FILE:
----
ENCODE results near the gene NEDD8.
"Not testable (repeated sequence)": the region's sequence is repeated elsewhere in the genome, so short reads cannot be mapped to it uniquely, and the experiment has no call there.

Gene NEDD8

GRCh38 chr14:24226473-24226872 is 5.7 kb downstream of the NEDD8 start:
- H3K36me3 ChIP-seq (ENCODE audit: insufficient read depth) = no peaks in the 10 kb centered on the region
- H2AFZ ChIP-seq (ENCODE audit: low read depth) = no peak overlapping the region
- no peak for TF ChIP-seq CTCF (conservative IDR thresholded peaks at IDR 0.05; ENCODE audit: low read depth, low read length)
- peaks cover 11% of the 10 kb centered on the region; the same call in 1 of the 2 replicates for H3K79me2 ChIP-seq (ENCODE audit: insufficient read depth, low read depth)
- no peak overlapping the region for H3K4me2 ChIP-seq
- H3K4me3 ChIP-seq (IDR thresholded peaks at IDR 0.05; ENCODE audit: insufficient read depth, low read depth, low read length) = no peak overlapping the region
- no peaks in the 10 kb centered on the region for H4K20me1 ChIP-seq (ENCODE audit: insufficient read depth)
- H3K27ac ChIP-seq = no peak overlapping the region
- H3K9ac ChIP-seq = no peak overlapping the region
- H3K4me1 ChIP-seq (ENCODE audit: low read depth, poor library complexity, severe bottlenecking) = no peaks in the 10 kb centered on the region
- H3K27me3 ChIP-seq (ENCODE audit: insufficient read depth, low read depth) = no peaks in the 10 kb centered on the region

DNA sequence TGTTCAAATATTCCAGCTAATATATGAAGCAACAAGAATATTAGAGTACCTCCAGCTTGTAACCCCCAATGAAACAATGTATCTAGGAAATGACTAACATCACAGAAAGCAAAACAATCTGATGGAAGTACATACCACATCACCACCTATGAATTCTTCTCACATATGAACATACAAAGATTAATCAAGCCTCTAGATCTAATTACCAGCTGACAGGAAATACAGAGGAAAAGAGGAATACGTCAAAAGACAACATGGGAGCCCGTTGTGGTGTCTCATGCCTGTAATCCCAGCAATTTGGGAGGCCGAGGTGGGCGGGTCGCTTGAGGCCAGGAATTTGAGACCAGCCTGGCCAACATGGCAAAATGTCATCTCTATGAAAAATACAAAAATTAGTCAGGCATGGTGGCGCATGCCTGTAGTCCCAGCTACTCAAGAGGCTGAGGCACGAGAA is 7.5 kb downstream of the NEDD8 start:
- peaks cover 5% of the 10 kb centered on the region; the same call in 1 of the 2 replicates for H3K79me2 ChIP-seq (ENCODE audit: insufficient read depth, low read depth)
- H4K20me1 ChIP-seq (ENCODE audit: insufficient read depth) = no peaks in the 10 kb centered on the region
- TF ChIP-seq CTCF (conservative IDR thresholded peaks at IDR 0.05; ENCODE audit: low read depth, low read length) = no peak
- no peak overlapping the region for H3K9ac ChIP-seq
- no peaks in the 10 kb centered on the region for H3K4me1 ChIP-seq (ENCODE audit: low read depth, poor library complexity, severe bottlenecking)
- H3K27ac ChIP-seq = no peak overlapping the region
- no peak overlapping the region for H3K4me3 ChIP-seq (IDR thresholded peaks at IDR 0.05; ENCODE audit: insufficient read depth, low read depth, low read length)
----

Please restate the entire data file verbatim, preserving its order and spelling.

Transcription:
ENCODE results near the gene NEDD8.
"Not testable (repeated sequence)": the region's sequence is repeated elsewhere in the genome, so short reads cannot be mapped to it uniquely, and the experiment has no call there.

Gene NEDD8

GRCh38 chr14:24226473-24226872 is 5.7 kb downstream of the NEDD8 start:
- H3K36me3 ChIP-seq (ENCODE audit: insufficient read depth) = no peaks in the 10 kb centered on the region
- H2AFZ ChIP-seq (ENCODE audit: low read depth) = no peak overlapping the region
- no peak for TF ChIP-seq CTCF (conservative IDR thresholded peaks at IDR 0.05; ENCODE audit: low read depth, low read length)
- peaks cover 11% of the 10 kb centered on the region; the same call in 1 of the 2 replicates for H3K79me2 ChIP-seq (ENCODE audit: insufficient read depth, low read depth)
- no peak overlapping the region for H3K4me2 ChIP-seq
- H3K4me3 ChIP-seq (IDR thresholded peaks at IDR 0.05; ENCODE audit: insufficient read depth, low read depth, low read length) = no peak overlapping the region
- no peaks in the 10 kb centered on the region for H4K20me1 ChIP-seq (ENCODE audit: insufficient read depth)
- H3K27ac ChIP-seq = no peak overlapping the region
- H3K9ac ChIP-seq = no peak overlapping the region
- H3K4me1 ChIP-seq (ENCODE audit: low read depth, poor library complexity, severe bottlenecking) = no peaks in the 10 kb centered on the region
- H3K27me3 ChIP-seq (ENCODE audit: insufficient read depth, low read depth) = no peaks in the 10 kb centered on the region

DNA sequence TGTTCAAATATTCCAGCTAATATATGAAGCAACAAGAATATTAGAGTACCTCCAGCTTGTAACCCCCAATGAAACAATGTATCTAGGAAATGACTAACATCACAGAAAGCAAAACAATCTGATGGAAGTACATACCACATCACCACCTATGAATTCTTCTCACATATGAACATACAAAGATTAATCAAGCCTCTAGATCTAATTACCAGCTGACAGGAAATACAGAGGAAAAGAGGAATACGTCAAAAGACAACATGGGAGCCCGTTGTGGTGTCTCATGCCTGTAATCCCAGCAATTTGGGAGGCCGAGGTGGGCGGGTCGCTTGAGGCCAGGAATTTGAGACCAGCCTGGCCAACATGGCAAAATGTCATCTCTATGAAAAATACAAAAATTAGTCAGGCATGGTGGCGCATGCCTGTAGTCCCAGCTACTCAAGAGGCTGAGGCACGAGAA is 7.5 kb downstream of the NEDD8 start:
- peaks cover 5% of the 10 kb centered on the region; the same call in 1 of the 2 replicates for H3K79me2 ChIP-seq (ENCODE audit: insufficient read depth, low read depth)
- H4K20me1 ChIP-seq (ENCODE audit: insufficient read depth) = no peaks in the 10 kb centered on the region
- TF ChIP-seq CTCF (conservative IDR thresholded peaks at IDR 0.05; ENCODE audit: low read depth, low read length) = no peak
- no peak overlapping the region for H3K9ac ChIP-seq
- no peaks in the 10 kb centered on the region for H3K4me1 ChIP-seq (ENCODE audit: low read depth, poor library complexity, severe bottlenecking)
- H3K27ac ChIP-seq = no peak overlapping the region
- no peak overlapping the region for H3K4me3 ChIP-seq (IDR thresholded peaks at IDR 0.05; ENCODE audit: insufficient read depth, low read depth, low read length)